17 January 1925 – 2 November 2000
Chris Kloet writes…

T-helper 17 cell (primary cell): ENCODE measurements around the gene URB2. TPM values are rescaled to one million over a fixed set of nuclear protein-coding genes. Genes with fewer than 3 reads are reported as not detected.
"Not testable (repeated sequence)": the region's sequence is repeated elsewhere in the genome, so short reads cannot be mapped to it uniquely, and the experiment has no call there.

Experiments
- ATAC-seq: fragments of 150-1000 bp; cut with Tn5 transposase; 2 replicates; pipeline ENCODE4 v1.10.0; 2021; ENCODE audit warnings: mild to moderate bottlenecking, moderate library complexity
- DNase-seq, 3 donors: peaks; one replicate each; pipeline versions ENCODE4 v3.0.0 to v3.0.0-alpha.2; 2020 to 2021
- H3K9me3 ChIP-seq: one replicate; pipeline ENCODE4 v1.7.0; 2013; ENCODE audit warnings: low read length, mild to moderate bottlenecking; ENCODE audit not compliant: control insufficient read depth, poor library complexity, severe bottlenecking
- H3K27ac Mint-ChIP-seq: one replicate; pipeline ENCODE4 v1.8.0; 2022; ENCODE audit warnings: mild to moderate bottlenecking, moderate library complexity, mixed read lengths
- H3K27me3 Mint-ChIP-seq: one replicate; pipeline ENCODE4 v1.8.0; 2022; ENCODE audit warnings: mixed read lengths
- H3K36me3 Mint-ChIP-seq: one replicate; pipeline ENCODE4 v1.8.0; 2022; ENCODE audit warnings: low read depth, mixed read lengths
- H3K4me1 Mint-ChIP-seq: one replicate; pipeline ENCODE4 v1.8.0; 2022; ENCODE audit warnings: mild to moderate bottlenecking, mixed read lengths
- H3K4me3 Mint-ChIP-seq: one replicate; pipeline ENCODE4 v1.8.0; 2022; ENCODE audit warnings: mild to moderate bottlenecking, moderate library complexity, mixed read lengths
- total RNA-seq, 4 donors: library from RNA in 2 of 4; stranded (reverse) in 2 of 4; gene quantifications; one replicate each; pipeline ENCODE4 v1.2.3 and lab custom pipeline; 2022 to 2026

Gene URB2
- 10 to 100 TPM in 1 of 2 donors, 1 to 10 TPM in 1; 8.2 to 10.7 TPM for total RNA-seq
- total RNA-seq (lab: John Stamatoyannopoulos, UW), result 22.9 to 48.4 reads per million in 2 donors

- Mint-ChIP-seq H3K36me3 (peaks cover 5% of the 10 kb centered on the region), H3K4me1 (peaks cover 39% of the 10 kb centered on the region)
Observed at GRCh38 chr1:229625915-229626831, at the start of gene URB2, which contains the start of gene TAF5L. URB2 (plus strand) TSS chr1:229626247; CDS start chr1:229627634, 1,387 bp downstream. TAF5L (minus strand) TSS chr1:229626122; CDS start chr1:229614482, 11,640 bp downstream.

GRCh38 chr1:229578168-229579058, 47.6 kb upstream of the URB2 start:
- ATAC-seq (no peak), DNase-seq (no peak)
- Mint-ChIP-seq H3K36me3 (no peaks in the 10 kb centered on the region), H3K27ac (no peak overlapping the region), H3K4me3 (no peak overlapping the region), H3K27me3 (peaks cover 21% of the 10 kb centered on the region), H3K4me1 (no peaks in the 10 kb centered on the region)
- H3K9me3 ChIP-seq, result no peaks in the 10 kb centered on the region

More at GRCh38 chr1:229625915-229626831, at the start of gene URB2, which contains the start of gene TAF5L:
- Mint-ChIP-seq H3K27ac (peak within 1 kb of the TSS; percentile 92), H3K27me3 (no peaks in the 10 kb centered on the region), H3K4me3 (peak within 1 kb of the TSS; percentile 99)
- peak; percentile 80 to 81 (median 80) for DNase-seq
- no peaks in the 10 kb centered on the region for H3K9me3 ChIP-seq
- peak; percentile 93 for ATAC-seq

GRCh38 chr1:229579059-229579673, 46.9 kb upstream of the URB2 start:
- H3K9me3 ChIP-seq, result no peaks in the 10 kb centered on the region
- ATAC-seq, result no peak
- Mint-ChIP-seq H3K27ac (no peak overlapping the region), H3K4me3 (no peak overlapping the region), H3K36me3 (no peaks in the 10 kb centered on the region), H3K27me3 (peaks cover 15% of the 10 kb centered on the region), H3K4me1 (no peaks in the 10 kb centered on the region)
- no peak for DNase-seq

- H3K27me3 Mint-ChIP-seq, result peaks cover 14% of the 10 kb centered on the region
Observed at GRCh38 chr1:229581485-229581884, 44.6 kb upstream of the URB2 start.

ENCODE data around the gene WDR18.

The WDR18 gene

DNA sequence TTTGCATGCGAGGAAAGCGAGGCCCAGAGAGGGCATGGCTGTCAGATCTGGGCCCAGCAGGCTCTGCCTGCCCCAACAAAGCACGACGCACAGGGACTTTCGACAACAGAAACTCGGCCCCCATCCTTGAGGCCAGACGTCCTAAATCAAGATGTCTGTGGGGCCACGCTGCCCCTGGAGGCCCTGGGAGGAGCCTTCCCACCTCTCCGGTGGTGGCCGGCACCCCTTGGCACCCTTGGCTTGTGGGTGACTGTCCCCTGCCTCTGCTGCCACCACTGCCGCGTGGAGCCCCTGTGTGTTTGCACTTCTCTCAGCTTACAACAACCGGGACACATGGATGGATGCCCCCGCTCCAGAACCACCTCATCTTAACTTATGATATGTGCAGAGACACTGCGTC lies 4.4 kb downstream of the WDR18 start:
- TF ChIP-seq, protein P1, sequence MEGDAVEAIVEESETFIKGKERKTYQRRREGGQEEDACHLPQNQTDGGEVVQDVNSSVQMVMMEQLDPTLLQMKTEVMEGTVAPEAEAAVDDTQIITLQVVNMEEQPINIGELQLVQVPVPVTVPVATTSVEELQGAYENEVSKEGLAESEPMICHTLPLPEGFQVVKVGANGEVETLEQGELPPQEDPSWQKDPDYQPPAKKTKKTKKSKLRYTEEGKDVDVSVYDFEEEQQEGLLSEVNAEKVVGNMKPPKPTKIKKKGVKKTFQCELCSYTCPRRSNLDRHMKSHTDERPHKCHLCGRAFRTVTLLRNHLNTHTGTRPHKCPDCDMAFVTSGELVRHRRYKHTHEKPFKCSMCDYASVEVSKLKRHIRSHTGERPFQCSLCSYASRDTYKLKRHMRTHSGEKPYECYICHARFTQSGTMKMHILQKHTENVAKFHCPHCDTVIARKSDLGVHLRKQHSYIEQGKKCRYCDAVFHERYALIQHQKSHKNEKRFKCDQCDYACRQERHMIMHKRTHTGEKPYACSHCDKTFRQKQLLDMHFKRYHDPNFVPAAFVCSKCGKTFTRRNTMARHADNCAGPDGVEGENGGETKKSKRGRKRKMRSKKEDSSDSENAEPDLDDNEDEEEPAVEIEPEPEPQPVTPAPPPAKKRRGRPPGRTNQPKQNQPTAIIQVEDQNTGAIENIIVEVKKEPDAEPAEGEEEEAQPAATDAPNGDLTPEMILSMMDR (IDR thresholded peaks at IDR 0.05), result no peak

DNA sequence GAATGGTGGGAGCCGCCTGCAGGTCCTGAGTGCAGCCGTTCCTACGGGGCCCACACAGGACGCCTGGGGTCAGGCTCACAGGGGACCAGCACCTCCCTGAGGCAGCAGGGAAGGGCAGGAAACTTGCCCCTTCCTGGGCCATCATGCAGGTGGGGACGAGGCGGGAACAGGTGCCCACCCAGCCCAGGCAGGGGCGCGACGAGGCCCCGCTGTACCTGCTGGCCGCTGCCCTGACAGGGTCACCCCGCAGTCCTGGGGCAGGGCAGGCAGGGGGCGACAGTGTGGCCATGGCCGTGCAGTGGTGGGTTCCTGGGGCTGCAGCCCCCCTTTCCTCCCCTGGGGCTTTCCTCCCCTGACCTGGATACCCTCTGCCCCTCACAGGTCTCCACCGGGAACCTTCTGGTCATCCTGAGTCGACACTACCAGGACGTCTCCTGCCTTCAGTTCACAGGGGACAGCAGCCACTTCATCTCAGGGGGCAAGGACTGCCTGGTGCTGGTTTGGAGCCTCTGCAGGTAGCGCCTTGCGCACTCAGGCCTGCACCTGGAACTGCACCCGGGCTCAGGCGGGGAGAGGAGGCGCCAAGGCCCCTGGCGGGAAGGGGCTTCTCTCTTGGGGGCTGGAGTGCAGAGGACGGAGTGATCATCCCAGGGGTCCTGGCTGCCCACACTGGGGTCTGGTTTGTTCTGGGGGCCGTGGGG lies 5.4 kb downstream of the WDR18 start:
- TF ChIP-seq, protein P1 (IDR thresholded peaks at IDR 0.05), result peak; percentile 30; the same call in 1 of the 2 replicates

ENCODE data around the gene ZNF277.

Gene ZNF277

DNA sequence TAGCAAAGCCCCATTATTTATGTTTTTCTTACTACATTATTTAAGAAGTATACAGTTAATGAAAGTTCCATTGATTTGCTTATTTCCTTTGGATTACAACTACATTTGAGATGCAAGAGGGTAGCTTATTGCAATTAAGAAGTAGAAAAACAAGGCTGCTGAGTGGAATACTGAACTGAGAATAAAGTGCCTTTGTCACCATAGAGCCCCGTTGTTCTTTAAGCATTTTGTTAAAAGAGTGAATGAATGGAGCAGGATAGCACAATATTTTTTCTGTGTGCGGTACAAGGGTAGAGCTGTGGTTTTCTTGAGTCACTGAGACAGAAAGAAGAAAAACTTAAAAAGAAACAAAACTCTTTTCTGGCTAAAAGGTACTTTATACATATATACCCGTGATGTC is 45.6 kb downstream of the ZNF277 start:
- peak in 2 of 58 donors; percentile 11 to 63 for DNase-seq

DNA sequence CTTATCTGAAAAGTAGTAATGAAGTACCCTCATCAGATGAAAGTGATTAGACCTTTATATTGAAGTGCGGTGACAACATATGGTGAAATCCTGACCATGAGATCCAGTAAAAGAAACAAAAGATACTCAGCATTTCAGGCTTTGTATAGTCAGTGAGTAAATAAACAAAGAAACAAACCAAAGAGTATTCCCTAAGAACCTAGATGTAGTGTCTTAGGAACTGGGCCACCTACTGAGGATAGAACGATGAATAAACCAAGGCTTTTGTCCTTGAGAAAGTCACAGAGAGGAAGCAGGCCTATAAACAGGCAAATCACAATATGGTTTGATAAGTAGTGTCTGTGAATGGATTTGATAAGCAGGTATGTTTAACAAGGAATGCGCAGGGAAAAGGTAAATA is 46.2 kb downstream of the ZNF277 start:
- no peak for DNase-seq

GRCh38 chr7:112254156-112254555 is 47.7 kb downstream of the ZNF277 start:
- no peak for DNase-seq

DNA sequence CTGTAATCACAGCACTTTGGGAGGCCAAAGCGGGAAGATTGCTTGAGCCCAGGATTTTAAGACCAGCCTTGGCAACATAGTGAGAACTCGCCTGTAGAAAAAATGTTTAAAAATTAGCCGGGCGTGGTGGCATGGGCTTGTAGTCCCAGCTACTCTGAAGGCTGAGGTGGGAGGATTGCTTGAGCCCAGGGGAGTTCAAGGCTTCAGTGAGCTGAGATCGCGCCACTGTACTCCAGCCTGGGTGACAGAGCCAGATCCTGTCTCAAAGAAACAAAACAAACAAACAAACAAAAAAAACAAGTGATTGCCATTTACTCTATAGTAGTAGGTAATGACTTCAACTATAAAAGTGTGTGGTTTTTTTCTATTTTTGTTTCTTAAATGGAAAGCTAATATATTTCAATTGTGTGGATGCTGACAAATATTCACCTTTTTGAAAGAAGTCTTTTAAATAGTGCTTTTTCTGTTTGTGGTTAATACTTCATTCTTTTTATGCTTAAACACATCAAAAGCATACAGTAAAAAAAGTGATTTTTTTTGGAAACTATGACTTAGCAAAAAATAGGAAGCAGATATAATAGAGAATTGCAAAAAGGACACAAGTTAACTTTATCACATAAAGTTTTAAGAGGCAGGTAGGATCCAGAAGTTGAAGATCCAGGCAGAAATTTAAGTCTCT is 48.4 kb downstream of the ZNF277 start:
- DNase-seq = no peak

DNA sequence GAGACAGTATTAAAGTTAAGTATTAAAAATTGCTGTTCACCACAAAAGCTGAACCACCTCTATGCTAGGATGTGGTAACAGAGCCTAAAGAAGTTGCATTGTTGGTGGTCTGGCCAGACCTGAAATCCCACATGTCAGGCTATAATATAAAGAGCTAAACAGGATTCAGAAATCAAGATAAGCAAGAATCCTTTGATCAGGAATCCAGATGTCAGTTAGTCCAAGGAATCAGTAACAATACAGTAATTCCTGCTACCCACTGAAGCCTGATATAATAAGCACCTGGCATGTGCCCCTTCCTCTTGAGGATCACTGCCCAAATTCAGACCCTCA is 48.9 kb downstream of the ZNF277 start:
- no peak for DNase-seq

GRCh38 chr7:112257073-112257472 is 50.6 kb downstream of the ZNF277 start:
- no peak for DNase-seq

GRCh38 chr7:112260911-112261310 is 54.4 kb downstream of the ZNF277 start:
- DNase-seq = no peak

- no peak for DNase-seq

My first encounter with Robert Cormier’s books was in the early 1980s when I worked as a comprehensive school librarian in northern England. I remember the excitement that the pupils and I felt, on reading the recently published The Chocolate War. Here was an innovative, controversial and uncompromising writer who, his young readers recognised, was on their side – one who fearlessly ‘told it like it was’. I was fortunate in 1984 to become Bob’s UK editor at Victor Gollancz Ltd and subsequently had the joy of meeting him regularly, most recently in July, and the privilege of working with him on nine of his books. Those qualities which characterised The Chocolate War informed his subsequent writings and shone through the man himself. A former ‘human interest’ journalist, he retained his curiosity about people, as well as a certain investigative spirit, and a lean writing style. He never moved away from the town where he was born, Leominster, Massachusetts. This became Monument, the fictional setting for all his novels; yet his small-town characters have universal resonance. Translated into many languages, Robert Cormier’s books continue to speak directly to young people everywhere. The world of ‘young adult’ literature has lost one of its most challenging writers, and I have lost a warm friend.